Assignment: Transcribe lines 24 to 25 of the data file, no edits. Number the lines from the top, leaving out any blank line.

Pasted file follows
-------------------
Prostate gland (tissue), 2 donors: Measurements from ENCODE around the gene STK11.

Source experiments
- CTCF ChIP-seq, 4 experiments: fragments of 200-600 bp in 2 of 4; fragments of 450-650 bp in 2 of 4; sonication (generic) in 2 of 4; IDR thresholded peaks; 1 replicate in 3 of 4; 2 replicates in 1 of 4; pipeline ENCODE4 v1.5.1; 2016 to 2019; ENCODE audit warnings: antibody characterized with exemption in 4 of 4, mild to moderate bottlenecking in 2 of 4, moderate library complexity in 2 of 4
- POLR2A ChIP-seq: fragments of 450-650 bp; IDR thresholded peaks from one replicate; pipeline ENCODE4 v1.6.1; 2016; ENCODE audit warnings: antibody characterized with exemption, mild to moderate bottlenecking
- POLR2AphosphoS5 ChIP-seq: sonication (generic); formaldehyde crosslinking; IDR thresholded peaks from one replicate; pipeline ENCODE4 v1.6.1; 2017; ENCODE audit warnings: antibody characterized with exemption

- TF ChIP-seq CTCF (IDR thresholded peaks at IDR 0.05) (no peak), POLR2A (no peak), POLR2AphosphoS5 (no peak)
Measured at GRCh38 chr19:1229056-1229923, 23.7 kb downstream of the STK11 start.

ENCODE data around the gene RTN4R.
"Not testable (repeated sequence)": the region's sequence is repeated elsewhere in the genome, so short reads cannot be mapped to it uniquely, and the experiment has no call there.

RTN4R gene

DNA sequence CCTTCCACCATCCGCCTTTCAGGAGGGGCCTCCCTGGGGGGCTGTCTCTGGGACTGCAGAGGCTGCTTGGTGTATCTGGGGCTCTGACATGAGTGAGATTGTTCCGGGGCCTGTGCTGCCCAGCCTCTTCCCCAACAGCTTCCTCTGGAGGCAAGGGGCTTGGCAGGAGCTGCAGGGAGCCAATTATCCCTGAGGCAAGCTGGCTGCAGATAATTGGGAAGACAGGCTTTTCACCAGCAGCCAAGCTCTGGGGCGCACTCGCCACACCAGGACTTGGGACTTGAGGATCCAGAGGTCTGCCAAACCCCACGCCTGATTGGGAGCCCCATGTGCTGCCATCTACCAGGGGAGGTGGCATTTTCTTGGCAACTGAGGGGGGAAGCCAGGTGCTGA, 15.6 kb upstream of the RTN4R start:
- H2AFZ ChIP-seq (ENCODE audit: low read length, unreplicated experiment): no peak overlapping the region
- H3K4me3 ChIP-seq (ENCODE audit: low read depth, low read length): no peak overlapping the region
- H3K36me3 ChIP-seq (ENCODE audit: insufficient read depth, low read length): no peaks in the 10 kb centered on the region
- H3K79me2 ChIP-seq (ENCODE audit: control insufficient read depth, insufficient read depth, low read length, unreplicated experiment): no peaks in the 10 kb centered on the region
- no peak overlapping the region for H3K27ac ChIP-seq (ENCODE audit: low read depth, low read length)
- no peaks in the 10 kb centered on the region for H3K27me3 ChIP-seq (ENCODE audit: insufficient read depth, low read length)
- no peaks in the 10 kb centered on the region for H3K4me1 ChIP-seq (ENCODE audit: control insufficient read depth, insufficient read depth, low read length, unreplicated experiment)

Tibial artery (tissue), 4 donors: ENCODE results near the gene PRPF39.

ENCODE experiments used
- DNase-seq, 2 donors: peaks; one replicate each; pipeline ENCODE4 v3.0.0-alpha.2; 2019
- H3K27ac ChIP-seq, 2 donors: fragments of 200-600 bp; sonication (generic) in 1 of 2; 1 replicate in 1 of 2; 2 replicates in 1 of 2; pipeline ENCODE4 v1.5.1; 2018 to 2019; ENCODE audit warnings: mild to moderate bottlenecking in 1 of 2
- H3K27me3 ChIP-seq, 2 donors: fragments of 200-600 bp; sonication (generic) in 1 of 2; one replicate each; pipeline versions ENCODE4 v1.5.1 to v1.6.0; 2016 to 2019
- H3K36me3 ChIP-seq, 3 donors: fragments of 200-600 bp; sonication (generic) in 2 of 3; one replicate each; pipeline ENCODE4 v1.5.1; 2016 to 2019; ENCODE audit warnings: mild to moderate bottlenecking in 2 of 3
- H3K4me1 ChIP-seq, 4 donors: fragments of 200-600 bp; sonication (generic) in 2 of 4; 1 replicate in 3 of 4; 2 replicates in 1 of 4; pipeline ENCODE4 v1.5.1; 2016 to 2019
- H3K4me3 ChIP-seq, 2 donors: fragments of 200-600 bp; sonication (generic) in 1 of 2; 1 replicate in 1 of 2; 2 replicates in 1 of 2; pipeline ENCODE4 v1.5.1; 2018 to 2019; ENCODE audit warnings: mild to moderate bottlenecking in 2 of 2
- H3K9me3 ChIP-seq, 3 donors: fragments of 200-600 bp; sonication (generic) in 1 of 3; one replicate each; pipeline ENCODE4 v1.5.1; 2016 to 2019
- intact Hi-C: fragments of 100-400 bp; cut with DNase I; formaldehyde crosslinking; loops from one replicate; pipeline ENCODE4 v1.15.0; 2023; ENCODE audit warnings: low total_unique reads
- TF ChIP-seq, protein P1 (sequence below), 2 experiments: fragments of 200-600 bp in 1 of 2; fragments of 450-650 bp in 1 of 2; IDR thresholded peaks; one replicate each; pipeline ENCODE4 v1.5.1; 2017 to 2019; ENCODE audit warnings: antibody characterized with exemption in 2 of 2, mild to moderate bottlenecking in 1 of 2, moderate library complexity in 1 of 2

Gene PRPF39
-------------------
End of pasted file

- H3K36me3 ChIP-seq, 3 donors: fragments of 200-600 bp; sonication (generic) in 2 of 3; one replicate each; pipeline ENCODE4 v1.5.1; 2016 to 2019; ENCODE audit warnings: mild to moderate bottlenecking in 2 of 3
- H3K4me1 ChIP-seq, 4 donors: fragments of 200-600 bp; sonication (generic) in 2 of 4; 1 replicate in 3 of 4; 2 replicates in 1 of 4; pipeline ENCODE4 v1.5.1; 2016 to 2019